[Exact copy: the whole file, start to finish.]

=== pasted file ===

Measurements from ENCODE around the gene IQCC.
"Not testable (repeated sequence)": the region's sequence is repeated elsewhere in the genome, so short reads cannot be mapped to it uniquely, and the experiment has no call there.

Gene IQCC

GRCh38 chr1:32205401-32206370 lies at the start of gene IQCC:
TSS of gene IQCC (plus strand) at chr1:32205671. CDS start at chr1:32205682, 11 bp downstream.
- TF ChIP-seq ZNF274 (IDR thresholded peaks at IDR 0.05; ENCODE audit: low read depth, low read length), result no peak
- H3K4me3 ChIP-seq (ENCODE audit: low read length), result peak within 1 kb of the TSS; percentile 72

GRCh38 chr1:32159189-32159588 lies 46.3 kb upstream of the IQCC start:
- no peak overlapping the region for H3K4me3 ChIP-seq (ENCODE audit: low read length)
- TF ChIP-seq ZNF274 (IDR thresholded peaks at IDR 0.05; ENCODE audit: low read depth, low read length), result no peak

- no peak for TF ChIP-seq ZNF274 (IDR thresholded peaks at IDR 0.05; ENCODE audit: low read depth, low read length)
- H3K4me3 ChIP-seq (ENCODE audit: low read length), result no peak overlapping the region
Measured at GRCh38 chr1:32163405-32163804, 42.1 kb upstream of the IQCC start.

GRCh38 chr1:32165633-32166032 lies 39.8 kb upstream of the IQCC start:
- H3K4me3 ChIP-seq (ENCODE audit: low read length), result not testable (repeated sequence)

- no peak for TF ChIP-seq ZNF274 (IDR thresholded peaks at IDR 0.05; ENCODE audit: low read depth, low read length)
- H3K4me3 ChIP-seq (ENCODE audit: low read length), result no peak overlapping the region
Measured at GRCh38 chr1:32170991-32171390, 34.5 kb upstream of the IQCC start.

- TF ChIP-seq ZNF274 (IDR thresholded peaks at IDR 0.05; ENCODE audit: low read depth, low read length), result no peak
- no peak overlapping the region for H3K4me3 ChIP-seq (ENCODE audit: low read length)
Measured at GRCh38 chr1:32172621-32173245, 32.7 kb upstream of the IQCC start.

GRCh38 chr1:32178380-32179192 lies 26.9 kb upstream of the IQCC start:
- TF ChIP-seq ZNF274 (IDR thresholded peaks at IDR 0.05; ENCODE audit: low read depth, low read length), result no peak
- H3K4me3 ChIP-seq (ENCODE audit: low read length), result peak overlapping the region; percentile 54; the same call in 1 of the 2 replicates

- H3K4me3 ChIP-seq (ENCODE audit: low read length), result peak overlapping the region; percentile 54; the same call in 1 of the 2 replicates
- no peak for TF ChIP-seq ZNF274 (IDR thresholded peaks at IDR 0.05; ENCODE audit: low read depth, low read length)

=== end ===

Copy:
Measurements from ENCODE around the gene IQCC.
"Not testable (repeated sequence)": the region's sequence is repeated elsewhere in the genome, so short reads cannot be mapped to it uniquely, and the experiment has no call there.

Gene IQCC

GRCh38 chr1:32205401-32206370 lies at the start of gene IQCC:
TSS of gene IQCC (plus strand) at chr1:32205671. CDS start at chr1:32205682, 11 bp downstream.
- TF ChIP-seq ZNF274 (IDR thresholded peaks at IDR 0.05; ENCODE audit: low read depth, low read length), result no peak
- H3K4me3 ChIP-seq (ENCODE audit: low read length), result peak within 1 kb of the TSS; percentile 72

GRCh38 chr1:32159189-32159588 lies 46.3 kb upstream of the IQCC start:
- no peak overlapping the region for H3K4me3 ChIP-seq (ENCODE audit: low read length)
- TF ChIP-seq ZNF274 (IDR thresholded peaks at IDR 0.05; ENCODE audit: low read depth, low read length), result no peak

- no peak for TF ChIP-seq ZNF274 (IDR thresholded peaks at IDR 0.05; ENCODE audit: low read depth, low read length)
- H3K4me3 ChIP-seq (ENCODE audit: low read length), result no peak overlapping the region
Measured at GRCh38 chr1:32163405-32163804, 42.1 kb upstream of the IQCC start.

GRCh38 chr1:32165633-32166032 lies 39.8 kb upstream of the IQCC start:
- H3K4me3 ChIP-seq (ENCODE audit: low read length), result not testable (repeated sequence)

- no peak for TF ChIP-seq ZNF274 (IDR thresholded peaks at IDR 0.05; ENCODE audit: low read depth, low read length)
- H3K4me3 ChIP-seq (ENCODE audit: low read length), result no peak overlapping the region
Measured at GRCh38 chr1:32170991-32171390, 34.5 kb upstream of the IQCC start.

- TF ChIP-seq ZNF274 (IDR thresholded peaks at IDR 0.05; ENCODE audit: low read depth, low read length), result no peak
- no peak overlapping the region for H3K4me3 ChIP-seq (ENCODE audit: low read length)
Measured at GRCh38 chr1:32172621-32173245, 32.7 kb upstream of the IQCC start.

GRCh38 chr1:32178380-32179192 lies 26.9 kb upstream of the IQCC start:
- TF ChIP-seq ZNF274 (IDR thresholded peaks at IDR 0.05; ENCODE audit: low read depth, low read length), result no peak
- H3K4me3 ChIP-seq (ENCODE audit: low read length), result peak overlapping the region; percentile 54; the same call in 1 of the 2 replicates

- H3K4me3 ChIP-seq (ENCODE audit: low read length), result peak overlapping the region; percentile 54; the same call in 1 of the 2 replicates
- no peak for TF ChIP-seq ZNF274 (IDR thresholded peaks at IDR 0.05; ENCODE audit: low read depth, low read length)